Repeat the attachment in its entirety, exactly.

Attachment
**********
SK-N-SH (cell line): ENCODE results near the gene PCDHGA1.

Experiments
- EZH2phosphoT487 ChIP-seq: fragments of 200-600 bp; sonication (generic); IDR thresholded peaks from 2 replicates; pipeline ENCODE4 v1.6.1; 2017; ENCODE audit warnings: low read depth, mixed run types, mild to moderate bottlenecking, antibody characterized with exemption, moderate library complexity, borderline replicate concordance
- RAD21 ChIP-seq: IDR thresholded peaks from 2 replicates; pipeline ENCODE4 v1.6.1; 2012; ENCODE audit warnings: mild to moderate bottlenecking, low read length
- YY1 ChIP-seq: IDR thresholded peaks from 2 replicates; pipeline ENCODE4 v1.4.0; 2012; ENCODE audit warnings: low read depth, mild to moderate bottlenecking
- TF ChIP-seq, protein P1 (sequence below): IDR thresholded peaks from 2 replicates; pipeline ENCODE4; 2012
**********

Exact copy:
SK-N-SH (cell line): ENCODE results near the gene PCDHGA1.

Experiments
- EZH2phosphoT487 ChIP-seq: fragments of 200-600 bp; sonication (generic); IDR thresholded peaks from 2 replicates; pipeline ENCODE4 v1.6.1; 2017; ENCODE audit warnings: low read depth, mixed run types, mild to moderate bottlenecking, antibody characterized with exemption, moderate library complexity, borderline replicate concordance
- RAD21 ChIP-seq: IDR thresholded peaks from 2 replicates; pipeline ENCODE4 v1.6.1; 2012; ENCODE audit warnings: mild to moderate bottlenecking, low read length
- YY1 ChIP-seq: IDR thresholded peaks from 2 replicates; pipeline ENCODE4 v1.4.0; 2012; ENCODE audit warnings: low read depth, mild to moderate bottlenecking
- TF ChIP-seq, protein P1 (sequence below): IDR thresholded peaks from 2 replicates; pipeline ENCODE4; 2012